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Parade of Trains at Brighton Beach
September 28, 2019 | 11:00 am - 4:00 pm
One event on September 29, 2019 at 11:00 am
The Transit Museum’s vintage train cars are headed on a special trip to the end of the line – the BMT Brighton line, that is! Ride the rails in historic style on Saturday and Sunday, September 28th and 29th, by hopping on and off a selection of the Transit Museum’s vintage fleet at the Brighton Beach station B/Q platforms.
Please Note: Parade of Trains is free with a swipe of your MetroCard! Shuttle rides will run continuously to and from the Brighton Beach station express platforms from 11am to 4pm. Brighton Beach will serve as the sole terminus for all shuttle rides. Vintage trains will be traveling in both directions, making a short round trip to Ocean Parkway and a longer round trip to Kings Highway. Passengers will only be able to get on and off the trains at the Brighton Beach station.
Vintage train cars to be featured at this year’s Parade of Trains include:
- BRT Brooklyn Union Elevated Cars (1903 – 1969): These cars, the oldest in the Transit Museum’s vintage fleet, were ordered in 1903 and 1907 by the BRT for its subsidiary, the Brooklyn Union Elevated Railroad. Typical of the first motorized cars ordered after the BRT electrified its elevated lines in 1900, the car design featured a lightweight wooden body mounted on steel underframes. Known informally as “gate cars,” passengers entered and exited through open-air vestibules at the front and back of each car and a conductor manually opened and closed metal gates and rang a ceiling-mounted bell when passengers were safely on board to signal the motorman to proceed.
- BRT / BMT Standards (1914 – 1969): Modeled after Boston Elevated Railway cars, the Standards measure 67 feet long and 10 feet wide and contain 78 seats with an additional 14 drop-down auxiliary seats. The standing capacity of 182 people helped address the chronic overcrowding of the early subway years. The Standards introduced destination roll signs, larger windows, and brighter lighting. They were designed more along the lines of a suburban railroad car, with a maximum seating philosophy, and even included drop seats for off-peak use.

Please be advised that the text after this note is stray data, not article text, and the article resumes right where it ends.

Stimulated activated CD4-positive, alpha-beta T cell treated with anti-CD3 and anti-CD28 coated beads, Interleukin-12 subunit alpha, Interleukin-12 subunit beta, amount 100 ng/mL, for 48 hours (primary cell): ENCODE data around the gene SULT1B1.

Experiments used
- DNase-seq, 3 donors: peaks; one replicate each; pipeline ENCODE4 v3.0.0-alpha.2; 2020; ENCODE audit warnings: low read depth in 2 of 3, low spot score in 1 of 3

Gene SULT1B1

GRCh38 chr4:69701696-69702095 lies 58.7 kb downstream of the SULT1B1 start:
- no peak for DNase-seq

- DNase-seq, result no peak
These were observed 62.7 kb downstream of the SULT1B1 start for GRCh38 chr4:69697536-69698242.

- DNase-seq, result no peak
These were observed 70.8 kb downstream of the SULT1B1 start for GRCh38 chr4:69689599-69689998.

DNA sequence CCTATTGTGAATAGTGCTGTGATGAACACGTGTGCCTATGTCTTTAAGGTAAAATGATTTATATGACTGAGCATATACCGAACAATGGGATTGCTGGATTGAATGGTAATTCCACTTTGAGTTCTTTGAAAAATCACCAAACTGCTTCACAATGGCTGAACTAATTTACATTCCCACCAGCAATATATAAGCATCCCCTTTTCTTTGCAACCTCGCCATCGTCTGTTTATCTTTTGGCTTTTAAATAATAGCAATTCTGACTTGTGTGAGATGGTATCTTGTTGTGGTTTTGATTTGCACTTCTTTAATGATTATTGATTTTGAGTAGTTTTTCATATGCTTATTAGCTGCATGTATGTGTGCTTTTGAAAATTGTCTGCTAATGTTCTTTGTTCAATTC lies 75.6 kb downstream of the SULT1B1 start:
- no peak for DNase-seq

- IND R1/9s: The cars that inspired Billy Strayhorn’s “Take the A Train,” R1s went into service on the Eighth Avenue line (A,C,E) as part of the new city-owned Independent Subway (IND) in 1932. Over one thousand nearly identical subway cars were delivered between 1930 and 1940 under the designations R1, R4, R6, R7 and R9. These cars were modern for their time, fitting in very well with the IND’s Depression-era Art Deco aesthetic, and feature rattan seats, paddle ceiling fans, incandescent light bulbs, and roll signs for passenger information – all pre-WWII subway staples. R1/9 cars were retired from service in 1977, but they set the standard for more, wider and faster opening doors and a reduction in seating capacity to better accommodate rush hour crowds.
- R-33 / R-38: This train features two different types of vintage cars built by the St. Louis Car Company in the 1960s, including R-33 cars (1962 – 2004) and R-38 cars (1966 – 2009). Informally known as “bluebirds,” the R-33 cars were painted in a powder blue and off-white color scheme, but were later repainted as “redbirds.” The R38s were the second car order to be built with stainless steel exteriors. At this year’s Parade of Trains, a newly restored set of R-33 bluebirds will run alongside a pair of stainless steel R-38 cars for the first time in history.
Car equipment subject to change.
Photo: Parade of Trains, 2018; Courtesy of Ron Yee.